S. Korean coast guard kills Chinese boat captain
SEOUL, South Korea (AP) -- A South Korea coast guardsman on Friday fatally shot the captain of a Chinese fishing vessel who resisted the inspection of his ship for suspected illegal fishing, officials said.
China's Foreign Ministry quickly urged South Korea to thoroughly investigate the incident and called for stern punishment of those responsible for the captain's death. "We are appalled by the violence used by South Korea during law enforcement, which led to the death of one Chinese captain," spokesman Hong Lei said at a regular briefing.
The brawl erupted as a dozen South Korean coast guard officers boarded the Chinese ship in South Korea's western exclusive economic zone, which extends 200 nautical miles (370 kilometers) from shore, according to South Korea's coast guard.
The Chinese captain began resisting violently when four other Chinese fishing ships pulled nearby and sent their crew members aboard the ship being inspected, said coast guard officer Cho Nam-yong.
Chinese fishermen wielded knives and beer bottles and chocked some South Korean officer after knocking off their helmets, according to a coast guard statement. Five South Korean officers received minor injuries, the coast guard said.
One of the South Korean officers fired eight shots after three blanks but didn't specifically aim at the captain, according to the coast guard.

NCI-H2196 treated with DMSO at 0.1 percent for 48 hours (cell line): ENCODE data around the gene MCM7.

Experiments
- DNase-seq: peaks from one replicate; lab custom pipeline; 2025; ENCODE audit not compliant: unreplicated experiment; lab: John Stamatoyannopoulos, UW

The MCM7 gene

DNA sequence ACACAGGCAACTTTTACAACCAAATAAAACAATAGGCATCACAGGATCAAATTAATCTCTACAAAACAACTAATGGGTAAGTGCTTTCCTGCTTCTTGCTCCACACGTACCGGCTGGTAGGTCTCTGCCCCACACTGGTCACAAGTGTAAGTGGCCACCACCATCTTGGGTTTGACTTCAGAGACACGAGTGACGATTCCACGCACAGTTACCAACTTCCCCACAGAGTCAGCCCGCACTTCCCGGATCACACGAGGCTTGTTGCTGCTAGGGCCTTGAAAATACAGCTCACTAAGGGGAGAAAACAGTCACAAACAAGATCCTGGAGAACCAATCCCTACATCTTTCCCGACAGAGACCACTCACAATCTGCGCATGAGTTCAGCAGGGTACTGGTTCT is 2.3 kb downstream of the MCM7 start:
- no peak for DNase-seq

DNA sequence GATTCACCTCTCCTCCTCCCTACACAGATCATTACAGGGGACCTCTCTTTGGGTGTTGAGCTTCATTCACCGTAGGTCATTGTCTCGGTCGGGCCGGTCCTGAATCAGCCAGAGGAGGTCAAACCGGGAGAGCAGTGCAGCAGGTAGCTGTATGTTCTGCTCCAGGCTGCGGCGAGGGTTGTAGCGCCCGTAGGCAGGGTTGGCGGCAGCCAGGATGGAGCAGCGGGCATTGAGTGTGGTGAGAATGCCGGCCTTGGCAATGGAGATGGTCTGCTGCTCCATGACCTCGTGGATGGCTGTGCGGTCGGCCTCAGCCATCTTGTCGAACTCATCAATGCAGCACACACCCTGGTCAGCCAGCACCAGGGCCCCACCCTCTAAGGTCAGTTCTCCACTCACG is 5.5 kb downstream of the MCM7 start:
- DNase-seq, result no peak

The 45-year-old Chinese national was airlifted to a hospital and pronounced dead about 30 minutes later, according to officials at the Mokpo Hankook Hospital. The officials said the bullet in the man's abdomen penetrated his lungs, liver and kidney.
South Korea's Foreign Ministry informed the Chinese Embassy in Seoul of the incident and expressed regret over the captain's death, according to ministry officials.
Chinese fishing boats have been going farther afield to feed growing domestic demand for seafood as catches have decreased in waters close to China's shores. South Korea's coast guard seized about 220 Chinese ships last year for illegal fishing in the Yellow Sea.
In 2012, a Chinese fisherman died after being hit by a rubber bullet fired by a South Korean guardsman during a similar inspection. A year earlier, a South Korean coast guard officer was killed in a clash with Chinese fishermen in South Korean waters.
South Korea and China are at odds over a set of submerged rocks that are controlled by Seoul but also claimed by Beijing. However, no serious diplomatic disputes have arisen.
Associated Press writer Hyung-jin Kim from Seoul and news assistant Zhao Liang in Beijing contributed to this report.